Why Skiers should Care About RGGI

Right now, on the East Coast, nine states are in the process of deciding the fate of the Regional Greenhouse Gas Initiative (RGGI, pronounced “Reggie”). If you are a skier concerned about the future of our snowy winters, particularly in the rapidly-warming Northeast, you should be paying close attention to these decisions.

Climate change is the greatest threat faced today by snow sports.  

Rising temperatures across the globe are causing shorter seasons, unpredictable storms, and troubling predictions for future winters. We need effective tools to quickly combat climate change and protect the future of skiing. The Regional Greenhouse Gas Initiative is just such a tool. Implemented in 2009, RGGI is a highly successful cap and trade program entered into by nine northeastern and mid-atlantic states in order to reduce the region’s greenhouse gas emissions. The program establishes a carbon cap and reduces it by 2.5% each year.  The revenue from the sales of the carbon allowances are invested in the clean energy economy. In this way, RGGI both reduces carbon emissions in the region and invests capital into clean energy alternatives.

Since its initiation, RGGI has successfully:

  • Slashed global warming pollution from power plants in HALF

  • Invested over $2.5 Billion in renewable energy

  • Created $5.7 Billion in health benefits including preventing 600 premature deaths, 9,000 asthma attacks and 43,000 missed days of work.

  • Created $3 Billion in economic benefits including creating more than 30,000 job years.

With 2016 reported as the hottest year on record, we need to strengthen and proliferate tools like RGGI and we can’t afford to see them weakened or rolled back.


Why Skiers need to Speak Up:

Among the nine member-states, are Maine, Massachusetts, New Hampshire, New York, and Vermont - all big ski states, and states where skiers are feeling the impacts of climate change particularly acutely.  Folks who ski or board in the Northeast know that the changing climate has caused event cancellations, early closures, and warm winters punctuated by massive destructive storms in recent years.  Winters in this region are becoming even more fragile than most, but it’s not clear that all the governors involved have gotten the memo.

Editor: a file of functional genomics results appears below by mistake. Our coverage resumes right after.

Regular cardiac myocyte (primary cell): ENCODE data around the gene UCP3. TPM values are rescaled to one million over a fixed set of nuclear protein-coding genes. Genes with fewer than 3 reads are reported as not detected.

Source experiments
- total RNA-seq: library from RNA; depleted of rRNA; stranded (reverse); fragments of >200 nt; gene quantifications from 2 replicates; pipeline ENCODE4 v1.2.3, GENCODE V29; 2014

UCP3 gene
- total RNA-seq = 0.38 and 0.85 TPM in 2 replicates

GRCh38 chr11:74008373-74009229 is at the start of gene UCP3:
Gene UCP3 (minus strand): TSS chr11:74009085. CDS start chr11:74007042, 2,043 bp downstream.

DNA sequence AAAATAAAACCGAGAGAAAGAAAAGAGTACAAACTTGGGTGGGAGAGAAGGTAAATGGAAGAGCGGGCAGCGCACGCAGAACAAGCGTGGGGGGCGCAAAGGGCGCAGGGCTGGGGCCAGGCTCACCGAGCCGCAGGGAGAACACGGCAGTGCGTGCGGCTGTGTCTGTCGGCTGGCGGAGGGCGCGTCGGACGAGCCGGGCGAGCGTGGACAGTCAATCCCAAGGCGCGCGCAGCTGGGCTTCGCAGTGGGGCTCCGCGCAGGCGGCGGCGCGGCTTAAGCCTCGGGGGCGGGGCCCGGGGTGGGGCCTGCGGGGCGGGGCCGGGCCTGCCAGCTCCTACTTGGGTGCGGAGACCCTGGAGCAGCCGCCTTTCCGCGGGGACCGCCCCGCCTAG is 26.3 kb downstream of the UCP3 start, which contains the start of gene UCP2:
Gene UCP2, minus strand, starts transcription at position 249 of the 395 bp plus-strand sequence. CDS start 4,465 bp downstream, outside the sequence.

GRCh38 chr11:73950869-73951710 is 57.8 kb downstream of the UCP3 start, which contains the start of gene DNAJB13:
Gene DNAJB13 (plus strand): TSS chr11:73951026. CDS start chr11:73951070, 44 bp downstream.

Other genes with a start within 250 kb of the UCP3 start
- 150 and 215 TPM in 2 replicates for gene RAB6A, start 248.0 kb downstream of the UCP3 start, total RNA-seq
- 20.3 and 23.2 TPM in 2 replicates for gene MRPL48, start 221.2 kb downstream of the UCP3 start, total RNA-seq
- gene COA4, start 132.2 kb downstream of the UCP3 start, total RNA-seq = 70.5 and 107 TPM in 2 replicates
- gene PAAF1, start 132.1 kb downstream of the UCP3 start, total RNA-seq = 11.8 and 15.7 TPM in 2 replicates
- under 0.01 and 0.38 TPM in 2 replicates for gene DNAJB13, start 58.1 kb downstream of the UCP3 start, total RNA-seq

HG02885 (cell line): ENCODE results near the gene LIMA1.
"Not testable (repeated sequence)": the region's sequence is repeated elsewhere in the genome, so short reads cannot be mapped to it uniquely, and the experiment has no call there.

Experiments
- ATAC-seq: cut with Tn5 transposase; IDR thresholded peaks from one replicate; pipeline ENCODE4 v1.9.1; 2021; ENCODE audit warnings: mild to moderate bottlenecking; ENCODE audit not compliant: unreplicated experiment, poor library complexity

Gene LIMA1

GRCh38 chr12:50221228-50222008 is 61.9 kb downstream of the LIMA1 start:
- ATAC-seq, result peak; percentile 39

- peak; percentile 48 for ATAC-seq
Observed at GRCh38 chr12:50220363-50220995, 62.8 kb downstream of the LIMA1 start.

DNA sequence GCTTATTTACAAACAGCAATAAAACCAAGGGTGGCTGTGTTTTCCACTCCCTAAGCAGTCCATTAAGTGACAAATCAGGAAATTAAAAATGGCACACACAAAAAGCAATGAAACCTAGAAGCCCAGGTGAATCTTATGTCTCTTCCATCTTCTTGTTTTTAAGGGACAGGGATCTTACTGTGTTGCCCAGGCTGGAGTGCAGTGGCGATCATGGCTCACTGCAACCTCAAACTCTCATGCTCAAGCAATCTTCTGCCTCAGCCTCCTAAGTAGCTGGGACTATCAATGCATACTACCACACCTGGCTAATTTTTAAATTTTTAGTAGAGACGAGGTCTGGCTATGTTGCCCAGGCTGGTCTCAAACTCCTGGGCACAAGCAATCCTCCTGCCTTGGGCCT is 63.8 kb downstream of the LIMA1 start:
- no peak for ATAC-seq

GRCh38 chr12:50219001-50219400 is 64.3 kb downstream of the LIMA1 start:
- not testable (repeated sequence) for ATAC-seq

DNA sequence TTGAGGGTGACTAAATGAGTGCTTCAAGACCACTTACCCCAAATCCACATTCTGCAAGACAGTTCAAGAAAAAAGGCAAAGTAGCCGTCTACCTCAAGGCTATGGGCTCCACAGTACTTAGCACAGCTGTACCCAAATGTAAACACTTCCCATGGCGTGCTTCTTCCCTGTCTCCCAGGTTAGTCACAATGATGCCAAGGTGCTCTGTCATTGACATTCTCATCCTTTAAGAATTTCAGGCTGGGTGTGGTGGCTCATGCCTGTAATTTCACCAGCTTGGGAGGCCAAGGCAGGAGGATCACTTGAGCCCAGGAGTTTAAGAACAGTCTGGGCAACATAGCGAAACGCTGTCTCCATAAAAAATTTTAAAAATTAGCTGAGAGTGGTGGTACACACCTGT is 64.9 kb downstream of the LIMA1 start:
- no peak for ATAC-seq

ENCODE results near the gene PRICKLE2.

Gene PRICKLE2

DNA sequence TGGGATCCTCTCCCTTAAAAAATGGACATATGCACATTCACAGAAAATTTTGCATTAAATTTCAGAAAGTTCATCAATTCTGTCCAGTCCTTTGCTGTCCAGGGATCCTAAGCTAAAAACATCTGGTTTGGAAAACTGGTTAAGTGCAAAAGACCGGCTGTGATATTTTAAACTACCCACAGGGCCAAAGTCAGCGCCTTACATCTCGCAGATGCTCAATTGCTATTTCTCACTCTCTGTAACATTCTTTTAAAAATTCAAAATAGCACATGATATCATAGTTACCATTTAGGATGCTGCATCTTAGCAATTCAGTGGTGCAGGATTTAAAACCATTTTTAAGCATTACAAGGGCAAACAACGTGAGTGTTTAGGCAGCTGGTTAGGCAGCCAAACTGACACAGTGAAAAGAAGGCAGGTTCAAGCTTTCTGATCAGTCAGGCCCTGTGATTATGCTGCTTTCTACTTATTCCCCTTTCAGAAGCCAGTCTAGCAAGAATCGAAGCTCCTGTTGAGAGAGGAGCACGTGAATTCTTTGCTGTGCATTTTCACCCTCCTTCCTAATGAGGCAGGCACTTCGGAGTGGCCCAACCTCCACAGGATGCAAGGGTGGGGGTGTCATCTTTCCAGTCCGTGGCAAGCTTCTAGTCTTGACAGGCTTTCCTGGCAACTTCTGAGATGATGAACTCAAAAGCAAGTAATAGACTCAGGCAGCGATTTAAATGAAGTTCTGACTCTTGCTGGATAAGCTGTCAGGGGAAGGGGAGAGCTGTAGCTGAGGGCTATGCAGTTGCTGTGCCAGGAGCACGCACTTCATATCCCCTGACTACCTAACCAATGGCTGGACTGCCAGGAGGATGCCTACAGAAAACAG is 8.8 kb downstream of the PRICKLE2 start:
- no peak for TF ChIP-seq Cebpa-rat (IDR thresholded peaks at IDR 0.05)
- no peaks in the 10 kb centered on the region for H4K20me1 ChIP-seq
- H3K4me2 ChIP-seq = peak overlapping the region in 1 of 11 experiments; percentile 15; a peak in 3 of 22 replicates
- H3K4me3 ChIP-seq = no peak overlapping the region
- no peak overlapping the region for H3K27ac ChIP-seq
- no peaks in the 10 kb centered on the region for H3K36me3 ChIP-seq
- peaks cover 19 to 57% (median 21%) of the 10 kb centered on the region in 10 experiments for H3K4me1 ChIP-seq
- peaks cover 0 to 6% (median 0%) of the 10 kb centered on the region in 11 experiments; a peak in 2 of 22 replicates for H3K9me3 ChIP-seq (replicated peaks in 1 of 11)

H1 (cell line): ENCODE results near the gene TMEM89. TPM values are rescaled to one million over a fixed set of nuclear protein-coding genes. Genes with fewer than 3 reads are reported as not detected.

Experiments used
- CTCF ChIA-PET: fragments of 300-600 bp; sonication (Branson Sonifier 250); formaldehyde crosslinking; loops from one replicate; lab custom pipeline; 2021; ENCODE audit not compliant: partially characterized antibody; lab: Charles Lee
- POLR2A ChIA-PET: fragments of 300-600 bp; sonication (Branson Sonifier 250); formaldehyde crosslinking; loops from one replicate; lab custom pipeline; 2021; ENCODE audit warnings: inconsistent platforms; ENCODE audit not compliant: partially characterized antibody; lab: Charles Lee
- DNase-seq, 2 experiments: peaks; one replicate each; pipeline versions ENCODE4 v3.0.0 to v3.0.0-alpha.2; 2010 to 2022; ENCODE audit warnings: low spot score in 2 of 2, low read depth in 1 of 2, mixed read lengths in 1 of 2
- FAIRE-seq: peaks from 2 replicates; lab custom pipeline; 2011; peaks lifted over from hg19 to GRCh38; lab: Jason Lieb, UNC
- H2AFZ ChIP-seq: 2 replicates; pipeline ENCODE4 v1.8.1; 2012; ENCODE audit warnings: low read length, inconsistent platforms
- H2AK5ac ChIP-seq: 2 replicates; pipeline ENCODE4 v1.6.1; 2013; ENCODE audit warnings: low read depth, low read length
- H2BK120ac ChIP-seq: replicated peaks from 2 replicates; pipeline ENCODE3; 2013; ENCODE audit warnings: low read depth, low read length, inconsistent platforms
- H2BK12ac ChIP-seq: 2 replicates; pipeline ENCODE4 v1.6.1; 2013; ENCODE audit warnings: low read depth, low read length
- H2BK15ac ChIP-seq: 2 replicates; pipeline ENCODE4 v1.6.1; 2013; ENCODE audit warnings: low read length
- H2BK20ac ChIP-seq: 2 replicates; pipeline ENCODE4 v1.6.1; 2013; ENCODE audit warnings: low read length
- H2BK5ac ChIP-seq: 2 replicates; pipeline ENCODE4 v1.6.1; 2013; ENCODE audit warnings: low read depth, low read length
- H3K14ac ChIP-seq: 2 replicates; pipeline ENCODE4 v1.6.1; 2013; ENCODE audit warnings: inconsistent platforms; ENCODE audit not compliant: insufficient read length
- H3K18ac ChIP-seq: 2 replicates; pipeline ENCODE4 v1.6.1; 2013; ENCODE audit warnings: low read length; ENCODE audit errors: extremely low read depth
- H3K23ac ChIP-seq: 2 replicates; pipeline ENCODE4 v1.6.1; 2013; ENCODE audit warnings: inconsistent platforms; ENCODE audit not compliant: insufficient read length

At the end of the review period, it will mostly be up to the governors’ offices to decide upon the new terms of the program - where to place the carbon cap and how quickly to reduce it - or to decide whether they wish to withdraw entirely.  With the exception of Charlie Baker, governor of Massachusetts, who came out in August in favor of a strong RGGI, most governors are keeping their thoughts on the matter very close to the chest, and the governor of New Hampshire, Chris Sununu, has gone so far as to say he will consider pulling out of the program if other states are considering doing the same.

Skiers, snowboarders and the ski industry are a powerful voice in New Hampshire, and much of the region.  Ski industry business and seasonal tourism are important components in the regional economy and we know that clean air and snow-covered mountains are part of what makes this part of the country so special.  It’s important that we use our voices to advocate for the resources we value, so that is exactly what Snowriders is doing.


Here’s What We’re Doing to Support and Strengthen RGGI:

Snowriders is working with coalition partner, Environment New Hampshire, to highlight the widely shared benefits of the program and demonstrate its broad popular support throughout New Hampshire and the rest of the region. We are calling on the governors of many of the RGGI states to not only renew the program, but to support doubling RGGI’s strength through 2030 in order to scale back carbon emissions at an adequate rate to effectively combat climate change.  On February 22, the coalition released a letter with over 500 organization, elected officials, businesses, health professionals and academics urging governors to double the strength of RGGI through 2030 and address existing loopholes.  As the period of review stretches on, we are continuing to work with skiers and snowboarders in the region to demonstrate their support for a more robust RGGI in order to protect the winter resources that we value so highly.

Help support Snowriders’ work on RGGI, and beyond. Join Snowriders today!